SPVM 1 community relations officer also served internationally
By Kevin Woodhouse
He spent the last 15 years of his career at Station 1 as community relations officer but last Wednesday was Roberto Del Papa’s last day in uniform. After a successful 30 year career, Del Papa is calling it a day and is retiring to spend more time with his family.
Del Papa began his career as a community relations officer in Little Italy before pounding the old 25 beat that included Crescent Street and the downtown core. In 1990, Del Papa began working at the old Station 12 in Pierrefonds where he and another colleague worked for five years as community police in Cloverdale.
“At the time, the crime rate was at 22 percent and we were sent to work with the community and demystify the role of police,” Del Papa told The Suburban on his last day in uniform.
“We spent a lot of time with people who had moved to Pierrefonds from other countries where relations with police were very different,” said Del Papa. “We organized a lot of events with the community like soccer tournaments and information sessions. We increased our visibility, worked with business and local community groups and crime dropped.”
Del Papa then found himself at Montreal’s Station 1, the largest precinct in the territory that encompasses five municipalities: Senneville, Sainte Anne de Bellevue, Baie d’Urfé, Beaconsfield and Kirkland.
During his 15-year tenure, Del Papa worked closely with the community and the media as well as creating new programs such as My senior, My friend that helped senior citizens avoid being scammed by phone solicitors, Feel Safe that was targeted towards women where more than 2,000 West Island women learned how to protect themselves and their families from break ins.
Del Papa’s course was so successful it was used by the SQ and RCMP.
The affable police officer also ran the Drinking and Driving Stops Here prior to the Christmas holidays where local reporters took part in a supervised drinking experiment to show how drinking impairs the ability to drive. Sufferers of drinking and driving experiences were on hand to give heartfelt testimonials and Del Papa had even set up some car wrecks from DUI incidents outside of the venue to highlight the point.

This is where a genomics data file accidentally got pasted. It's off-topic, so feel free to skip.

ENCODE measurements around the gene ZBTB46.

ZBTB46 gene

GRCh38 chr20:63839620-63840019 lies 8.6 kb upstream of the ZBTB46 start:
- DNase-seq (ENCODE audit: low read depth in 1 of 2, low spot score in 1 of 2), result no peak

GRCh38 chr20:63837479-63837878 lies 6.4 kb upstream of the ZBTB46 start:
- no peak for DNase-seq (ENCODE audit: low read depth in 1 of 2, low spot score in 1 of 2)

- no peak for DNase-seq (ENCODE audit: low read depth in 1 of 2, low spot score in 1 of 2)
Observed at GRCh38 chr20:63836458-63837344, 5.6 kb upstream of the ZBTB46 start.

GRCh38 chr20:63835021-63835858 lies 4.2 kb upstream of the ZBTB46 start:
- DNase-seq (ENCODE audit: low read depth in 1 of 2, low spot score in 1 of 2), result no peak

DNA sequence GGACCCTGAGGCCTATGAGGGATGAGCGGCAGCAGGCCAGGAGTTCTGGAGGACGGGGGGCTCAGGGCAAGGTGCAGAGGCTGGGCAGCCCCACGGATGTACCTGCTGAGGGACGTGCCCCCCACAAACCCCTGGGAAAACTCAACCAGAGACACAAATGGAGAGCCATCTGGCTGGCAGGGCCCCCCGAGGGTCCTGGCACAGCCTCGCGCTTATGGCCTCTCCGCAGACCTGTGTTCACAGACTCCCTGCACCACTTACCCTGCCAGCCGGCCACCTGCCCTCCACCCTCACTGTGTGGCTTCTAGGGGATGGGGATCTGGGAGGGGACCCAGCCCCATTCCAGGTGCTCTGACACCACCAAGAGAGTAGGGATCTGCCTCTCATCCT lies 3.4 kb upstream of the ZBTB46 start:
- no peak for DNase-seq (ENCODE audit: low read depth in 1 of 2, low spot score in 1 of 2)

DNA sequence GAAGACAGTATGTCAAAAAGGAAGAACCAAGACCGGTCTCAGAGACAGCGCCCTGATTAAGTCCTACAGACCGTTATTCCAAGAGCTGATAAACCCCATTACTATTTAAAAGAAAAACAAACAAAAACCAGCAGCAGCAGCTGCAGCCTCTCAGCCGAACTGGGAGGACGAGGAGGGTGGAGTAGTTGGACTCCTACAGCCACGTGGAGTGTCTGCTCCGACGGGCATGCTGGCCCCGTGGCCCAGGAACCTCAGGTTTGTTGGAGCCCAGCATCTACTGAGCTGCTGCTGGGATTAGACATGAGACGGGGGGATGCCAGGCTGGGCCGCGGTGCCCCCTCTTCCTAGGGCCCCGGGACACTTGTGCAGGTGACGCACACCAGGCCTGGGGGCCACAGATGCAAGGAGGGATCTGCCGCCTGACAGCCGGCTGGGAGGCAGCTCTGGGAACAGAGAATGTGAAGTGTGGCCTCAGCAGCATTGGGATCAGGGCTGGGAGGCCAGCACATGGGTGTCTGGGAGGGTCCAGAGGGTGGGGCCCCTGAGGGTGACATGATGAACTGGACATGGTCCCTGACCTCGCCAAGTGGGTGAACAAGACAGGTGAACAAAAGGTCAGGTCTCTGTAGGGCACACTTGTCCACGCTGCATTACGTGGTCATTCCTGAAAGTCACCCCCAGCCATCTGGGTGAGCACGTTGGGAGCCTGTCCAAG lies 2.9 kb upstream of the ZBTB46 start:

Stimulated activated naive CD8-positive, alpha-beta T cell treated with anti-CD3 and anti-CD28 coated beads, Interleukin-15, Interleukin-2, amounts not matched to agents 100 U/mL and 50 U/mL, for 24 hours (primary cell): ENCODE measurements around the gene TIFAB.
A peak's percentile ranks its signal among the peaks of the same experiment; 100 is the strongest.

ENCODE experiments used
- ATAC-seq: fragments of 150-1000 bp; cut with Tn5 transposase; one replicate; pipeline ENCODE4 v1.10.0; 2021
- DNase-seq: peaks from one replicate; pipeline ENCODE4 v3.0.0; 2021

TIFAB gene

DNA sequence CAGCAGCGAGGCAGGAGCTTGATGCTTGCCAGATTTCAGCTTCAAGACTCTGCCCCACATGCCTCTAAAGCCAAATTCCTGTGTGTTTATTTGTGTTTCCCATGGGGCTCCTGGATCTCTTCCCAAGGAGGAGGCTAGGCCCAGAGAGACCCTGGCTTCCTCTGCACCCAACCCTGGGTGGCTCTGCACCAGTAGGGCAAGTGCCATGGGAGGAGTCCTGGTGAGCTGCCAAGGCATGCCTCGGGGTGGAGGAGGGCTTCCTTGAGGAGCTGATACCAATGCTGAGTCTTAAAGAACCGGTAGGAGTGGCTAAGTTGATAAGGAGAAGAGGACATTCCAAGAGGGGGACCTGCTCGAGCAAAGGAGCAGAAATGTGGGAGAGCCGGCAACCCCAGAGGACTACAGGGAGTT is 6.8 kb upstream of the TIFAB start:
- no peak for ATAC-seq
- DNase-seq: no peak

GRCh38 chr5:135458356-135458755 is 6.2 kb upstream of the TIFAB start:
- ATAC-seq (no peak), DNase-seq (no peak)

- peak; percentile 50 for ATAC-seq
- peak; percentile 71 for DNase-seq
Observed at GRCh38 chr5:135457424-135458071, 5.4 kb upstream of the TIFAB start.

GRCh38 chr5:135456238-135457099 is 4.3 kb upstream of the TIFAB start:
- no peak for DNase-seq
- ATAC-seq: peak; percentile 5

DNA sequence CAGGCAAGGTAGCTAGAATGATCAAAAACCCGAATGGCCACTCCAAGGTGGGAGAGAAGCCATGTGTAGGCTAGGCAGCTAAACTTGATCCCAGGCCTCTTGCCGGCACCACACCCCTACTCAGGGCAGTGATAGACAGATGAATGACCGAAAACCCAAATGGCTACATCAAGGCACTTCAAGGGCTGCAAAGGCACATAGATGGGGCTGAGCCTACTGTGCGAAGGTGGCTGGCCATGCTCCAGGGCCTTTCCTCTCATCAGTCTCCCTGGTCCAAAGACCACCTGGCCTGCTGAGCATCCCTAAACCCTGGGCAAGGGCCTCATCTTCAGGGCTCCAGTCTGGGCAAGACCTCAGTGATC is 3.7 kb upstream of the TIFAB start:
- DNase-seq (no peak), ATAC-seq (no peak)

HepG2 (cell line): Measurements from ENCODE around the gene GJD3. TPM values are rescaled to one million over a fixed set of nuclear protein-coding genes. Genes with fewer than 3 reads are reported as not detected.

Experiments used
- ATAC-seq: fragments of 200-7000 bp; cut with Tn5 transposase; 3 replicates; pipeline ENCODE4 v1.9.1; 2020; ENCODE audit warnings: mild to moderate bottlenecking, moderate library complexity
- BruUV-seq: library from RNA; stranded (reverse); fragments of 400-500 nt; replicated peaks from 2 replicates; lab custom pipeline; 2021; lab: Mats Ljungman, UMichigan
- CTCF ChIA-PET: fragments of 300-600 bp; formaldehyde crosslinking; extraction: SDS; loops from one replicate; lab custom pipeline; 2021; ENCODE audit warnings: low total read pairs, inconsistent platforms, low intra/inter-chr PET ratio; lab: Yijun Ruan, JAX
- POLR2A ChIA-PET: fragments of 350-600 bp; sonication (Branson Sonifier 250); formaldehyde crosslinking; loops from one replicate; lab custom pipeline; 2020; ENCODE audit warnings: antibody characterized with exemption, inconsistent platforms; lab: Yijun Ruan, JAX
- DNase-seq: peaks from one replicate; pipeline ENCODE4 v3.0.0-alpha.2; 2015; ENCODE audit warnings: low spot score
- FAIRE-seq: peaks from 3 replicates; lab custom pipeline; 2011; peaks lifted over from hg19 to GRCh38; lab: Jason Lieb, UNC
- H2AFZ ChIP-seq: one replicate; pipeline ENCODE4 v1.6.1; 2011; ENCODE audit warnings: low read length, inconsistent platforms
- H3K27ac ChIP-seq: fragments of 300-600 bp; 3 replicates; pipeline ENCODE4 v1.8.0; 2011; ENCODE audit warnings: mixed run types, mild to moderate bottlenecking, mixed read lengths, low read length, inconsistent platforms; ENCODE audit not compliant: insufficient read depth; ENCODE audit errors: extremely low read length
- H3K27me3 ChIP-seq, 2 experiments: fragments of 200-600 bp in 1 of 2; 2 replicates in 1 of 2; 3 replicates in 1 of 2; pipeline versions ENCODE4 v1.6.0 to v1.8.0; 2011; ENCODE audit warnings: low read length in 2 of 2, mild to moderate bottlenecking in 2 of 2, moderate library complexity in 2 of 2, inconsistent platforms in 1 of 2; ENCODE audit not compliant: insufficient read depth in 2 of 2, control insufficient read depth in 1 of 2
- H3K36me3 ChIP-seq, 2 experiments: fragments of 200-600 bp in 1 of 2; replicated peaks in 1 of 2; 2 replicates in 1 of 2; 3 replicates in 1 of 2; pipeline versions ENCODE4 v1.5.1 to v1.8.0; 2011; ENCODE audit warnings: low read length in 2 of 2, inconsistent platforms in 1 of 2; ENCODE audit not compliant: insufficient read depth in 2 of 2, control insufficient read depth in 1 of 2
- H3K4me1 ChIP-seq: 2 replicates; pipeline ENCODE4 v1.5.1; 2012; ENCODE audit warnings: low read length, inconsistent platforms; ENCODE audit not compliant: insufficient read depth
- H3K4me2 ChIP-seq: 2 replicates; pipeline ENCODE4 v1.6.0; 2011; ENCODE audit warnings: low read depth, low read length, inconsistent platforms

Del Papa also helped raise $500,000 over the last 15 years for a number of West Island and Montreal charities like The Special Olympics, Meals on Wheels, West Island Community Shares and the Salvation Army. Del Papa went out of his way to fundraise so much because he believed that “if you can, you have to find a way to help non government agencies with minimal budgets improve the quality of life for West Island citizens.”
He also served internationally with the UN as a peacekeeper in Bosnia, 1997, and Haiti in 2003, 2008 and last year. Del Papa admitted that “those missions are the hardest things to do because you are out of your comfort zone in a lot of ways. In Bosnia, it was very cold and in Haiti, the heat and dust was a constant factor. And because you are working with a number of police officers from all over the world, you have to learn to be flexible and have an open mind.”
Having strong nerves is another criteria as Del Papa remembers being shot at in 2003 during his first trip to Haiti as well as a harrowing escape by a van during a potential ambush complete with machine gunners, rock throwers and enough room for a car length to squeeze through to safety.
But despite the risks, Del Papa was proud to help train police officers of the future while helping rebuild orphanages and schools that had been destroyed in the earthquake.
Del Papa leaves his career “fulfilled because I enjoyed what I did because I liked working with the community, whether it is the West Island, Haiti or overseas.”
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